MarzGurl (vo): Well, now the whole group is together. They start learning to get along, though Cera and Littlefoot still have the occasional trouble. They have a hard time finding food and work together to eat and sleep comfortably and all the while trying to outrun the dreaded Sharptooth. Oh yeah, he really isn't dead, guess Littlefoot believes Cera now. They pass that rock that looks like a longneck just as Littlefoot had been told and then climb over a mountain, but they still aren't there. This basically is the straw that breaks Cera's back and she makes it known loud and clear. What results is probably one of the best "your mom" insults in children's animation history.

Littlefoot: But it's the wrong way!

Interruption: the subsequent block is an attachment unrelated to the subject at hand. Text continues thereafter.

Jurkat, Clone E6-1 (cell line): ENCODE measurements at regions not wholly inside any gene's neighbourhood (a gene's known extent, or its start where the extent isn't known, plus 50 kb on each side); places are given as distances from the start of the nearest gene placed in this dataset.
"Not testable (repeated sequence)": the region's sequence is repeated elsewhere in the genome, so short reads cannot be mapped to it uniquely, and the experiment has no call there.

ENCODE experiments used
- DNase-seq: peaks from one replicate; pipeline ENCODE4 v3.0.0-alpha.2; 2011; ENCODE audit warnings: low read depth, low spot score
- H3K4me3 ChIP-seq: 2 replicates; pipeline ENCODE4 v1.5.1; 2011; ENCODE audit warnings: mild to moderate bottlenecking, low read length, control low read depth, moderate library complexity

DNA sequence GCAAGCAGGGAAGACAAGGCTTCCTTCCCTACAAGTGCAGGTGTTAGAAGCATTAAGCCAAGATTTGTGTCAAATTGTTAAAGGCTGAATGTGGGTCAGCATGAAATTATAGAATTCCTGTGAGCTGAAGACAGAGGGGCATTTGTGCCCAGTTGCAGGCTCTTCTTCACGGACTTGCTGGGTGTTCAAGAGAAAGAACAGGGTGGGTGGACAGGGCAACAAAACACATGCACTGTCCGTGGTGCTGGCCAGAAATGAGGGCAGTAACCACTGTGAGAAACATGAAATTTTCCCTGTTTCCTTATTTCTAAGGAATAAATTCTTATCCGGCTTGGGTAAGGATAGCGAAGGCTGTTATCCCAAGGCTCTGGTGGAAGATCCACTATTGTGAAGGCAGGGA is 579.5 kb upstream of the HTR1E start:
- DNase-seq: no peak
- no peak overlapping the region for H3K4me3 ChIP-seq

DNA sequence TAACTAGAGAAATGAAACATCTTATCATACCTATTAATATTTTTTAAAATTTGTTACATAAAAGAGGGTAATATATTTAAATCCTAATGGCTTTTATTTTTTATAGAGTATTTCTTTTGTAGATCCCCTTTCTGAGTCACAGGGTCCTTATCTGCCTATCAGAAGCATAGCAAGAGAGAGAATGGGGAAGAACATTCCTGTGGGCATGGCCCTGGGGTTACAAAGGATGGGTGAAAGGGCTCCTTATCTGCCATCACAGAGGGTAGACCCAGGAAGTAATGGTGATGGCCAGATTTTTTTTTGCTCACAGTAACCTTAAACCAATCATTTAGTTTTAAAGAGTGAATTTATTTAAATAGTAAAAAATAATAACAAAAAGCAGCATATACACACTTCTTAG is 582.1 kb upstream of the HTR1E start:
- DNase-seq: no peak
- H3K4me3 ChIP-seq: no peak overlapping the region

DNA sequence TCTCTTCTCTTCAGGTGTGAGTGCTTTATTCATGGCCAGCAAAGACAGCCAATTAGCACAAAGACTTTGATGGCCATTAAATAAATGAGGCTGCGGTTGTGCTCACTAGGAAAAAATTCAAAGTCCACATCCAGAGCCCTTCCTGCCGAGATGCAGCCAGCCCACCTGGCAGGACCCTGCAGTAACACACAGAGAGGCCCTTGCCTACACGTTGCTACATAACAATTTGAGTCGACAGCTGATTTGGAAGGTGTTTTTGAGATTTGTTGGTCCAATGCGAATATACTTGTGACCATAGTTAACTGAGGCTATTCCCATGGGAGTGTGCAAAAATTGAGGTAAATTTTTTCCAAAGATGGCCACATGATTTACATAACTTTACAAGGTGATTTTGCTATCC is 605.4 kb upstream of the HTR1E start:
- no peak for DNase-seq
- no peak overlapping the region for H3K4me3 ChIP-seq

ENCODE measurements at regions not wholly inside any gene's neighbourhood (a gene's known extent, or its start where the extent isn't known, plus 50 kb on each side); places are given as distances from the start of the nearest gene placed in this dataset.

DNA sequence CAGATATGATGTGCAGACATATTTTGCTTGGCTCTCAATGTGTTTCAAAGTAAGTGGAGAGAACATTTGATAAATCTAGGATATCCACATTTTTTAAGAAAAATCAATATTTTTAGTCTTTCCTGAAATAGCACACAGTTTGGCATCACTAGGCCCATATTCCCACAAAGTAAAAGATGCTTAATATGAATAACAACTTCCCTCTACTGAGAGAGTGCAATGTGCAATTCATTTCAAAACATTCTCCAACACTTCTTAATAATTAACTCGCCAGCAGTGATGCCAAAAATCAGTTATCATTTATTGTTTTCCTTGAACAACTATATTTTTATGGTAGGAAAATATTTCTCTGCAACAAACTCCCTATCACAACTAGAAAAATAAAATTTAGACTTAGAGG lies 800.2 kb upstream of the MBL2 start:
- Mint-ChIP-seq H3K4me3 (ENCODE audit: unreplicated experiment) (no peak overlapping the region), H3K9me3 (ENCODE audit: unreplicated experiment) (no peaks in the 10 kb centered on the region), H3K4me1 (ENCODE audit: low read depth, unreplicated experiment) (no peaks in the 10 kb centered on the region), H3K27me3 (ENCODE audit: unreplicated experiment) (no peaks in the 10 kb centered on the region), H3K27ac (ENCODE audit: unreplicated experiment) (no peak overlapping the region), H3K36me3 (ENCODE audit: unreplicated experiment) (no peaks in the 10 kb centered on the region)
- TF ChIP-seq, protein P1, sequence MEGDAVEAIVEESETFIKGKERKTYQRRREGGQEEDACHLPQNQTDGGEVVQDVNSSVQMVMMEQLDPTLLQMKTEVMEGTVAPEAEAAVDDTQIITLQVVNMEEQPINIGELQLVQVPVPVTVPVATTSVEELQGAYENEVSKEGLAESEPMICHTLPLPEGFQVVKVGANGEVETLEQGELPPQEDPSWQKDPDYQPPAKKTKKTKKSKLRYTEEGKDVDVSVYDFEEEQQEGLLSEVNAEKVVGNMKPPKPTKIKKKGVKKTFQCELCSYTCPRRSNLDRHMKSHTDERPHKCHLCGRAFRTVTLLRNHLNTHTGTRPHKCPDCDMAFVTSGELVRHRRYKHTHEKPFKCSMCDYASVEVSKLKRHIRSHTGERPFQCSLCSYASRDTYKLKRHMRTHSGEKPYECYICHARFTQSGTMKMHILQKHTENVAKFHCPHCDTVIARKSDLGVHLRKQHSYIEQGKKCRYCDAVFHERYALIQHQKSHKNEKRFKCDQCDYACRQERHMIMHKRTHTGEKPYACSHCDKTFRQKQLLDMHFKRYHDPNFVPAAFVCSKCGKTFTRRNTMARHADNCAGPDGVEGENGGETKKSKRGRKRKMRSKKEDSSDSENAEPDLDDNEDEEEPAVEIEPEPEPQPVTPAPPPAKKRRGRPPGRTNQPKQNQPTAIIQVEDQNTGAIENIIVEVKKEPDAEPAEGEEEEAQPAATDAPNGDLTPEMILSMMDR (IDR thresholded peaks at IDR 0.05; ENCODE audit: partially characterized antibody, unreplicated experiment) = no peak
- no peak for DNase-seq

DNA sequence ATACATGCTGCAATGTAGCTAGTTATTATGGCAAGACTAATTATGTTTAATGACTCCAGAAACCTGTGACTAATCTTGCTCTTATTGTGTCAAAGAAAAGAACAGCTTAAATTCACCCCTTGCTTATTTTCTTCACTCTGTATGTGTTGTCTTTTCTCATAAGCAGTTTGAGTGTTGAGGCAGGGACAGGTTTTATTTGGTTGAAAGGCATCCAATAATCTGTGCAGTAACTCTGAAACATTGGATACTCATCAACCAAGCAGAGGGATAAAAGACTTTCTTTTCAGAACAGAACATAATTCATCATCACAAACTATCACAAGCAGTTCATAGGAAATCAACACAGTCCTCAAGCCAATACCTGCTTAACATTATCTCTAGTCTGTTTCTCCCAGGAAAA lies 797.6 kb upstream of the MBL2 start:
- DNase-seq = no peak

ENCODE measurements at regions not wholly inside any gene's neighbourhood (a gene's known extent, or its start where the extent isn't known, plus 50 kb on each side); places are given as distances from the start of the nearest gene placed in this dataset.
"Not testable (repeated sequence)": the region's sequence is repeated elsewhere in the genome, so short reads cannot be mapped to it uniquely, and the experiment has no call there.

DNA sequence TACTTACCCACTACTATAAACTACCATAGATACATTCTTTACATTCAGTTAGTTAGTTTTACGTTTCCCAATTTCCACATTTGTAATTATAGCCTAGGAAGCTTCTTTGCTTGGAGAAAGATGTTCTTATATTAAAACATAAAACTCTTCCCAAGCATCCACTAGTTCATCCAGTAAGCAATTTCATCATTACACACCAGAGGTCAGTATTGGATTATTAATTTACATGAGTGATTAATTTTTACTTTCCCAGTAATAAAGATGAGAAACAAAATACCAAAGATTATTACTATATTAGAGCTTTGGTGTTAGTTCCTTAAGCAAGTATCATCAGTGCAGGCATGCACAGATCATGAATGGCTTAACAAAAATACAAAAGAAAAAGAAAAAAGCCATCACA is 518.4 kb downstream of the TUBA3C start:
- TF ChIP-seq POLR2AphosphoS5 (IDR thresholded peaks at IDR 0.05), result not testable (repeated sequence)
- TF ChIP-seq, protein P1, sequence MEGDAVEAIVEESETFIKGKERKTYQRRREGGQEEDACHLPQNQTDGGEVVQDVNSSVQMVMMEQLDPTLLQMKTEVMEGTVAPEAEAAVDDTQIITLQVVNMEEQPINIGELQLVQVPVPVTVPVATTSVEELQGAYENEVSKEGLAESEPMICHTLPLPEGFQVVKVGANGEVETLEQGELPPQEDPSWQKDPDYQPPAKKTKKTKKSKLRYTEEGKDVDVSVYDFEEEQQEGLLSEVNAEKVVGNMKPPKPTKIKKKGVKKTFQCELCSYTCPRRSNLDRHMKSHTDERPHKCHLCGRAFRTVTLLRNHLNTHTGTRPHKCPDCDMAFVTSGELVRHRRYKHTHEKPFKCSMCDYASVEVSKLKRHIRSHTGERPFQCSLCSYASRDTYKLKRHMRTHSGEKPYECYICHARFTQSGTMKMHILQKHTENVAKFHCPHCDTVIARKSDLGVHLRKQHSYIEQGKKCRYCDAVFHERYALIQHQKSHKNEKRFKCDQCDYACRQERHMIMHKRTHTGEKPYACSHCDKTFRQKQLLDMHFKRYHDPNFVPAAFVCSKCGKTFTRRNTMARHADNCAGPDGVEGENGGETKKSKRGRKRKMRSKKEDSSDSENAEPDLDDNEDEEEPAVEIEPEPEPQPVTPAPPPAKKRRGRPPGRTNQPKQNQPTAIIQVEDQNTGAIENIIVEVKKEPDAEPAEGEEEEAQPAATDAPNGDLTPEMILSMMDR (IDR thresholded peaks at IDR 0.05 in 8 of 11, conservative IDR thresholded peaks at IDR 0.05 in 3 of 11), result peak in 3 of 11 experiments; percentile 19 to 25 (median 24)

Cera: Who says?

Littlefoot: My mother!

Cera: Then she was a stupid longneck, too!

MarzGurl (vo): And the fight is on! Man, this fight between Littlefoot and Cera is kind of violent! I mean, it's mostly off-screen, but we can sometimes see silhouettes, and the stuff that does make it on camera is pretty rough! Littlefoot gets his trash handed to him by Cera, of course, I mean, I doubt an Apatosaurus can fight nearly as well as a Triceratops can, so that makes sense. Littlefoot keeps following the path he knows is correct, but everybody else wants to take the easy way...which ends up being a really bad idea. Ducky and Spike end up getting separated-granted, it's because Spike is a gluttonous sloth-and what's probably most horrendous is the fact that Petrie ends up falling into tar. Now don't get me wrong, I'm glad he makes it out okay and all, but have many of you heard about...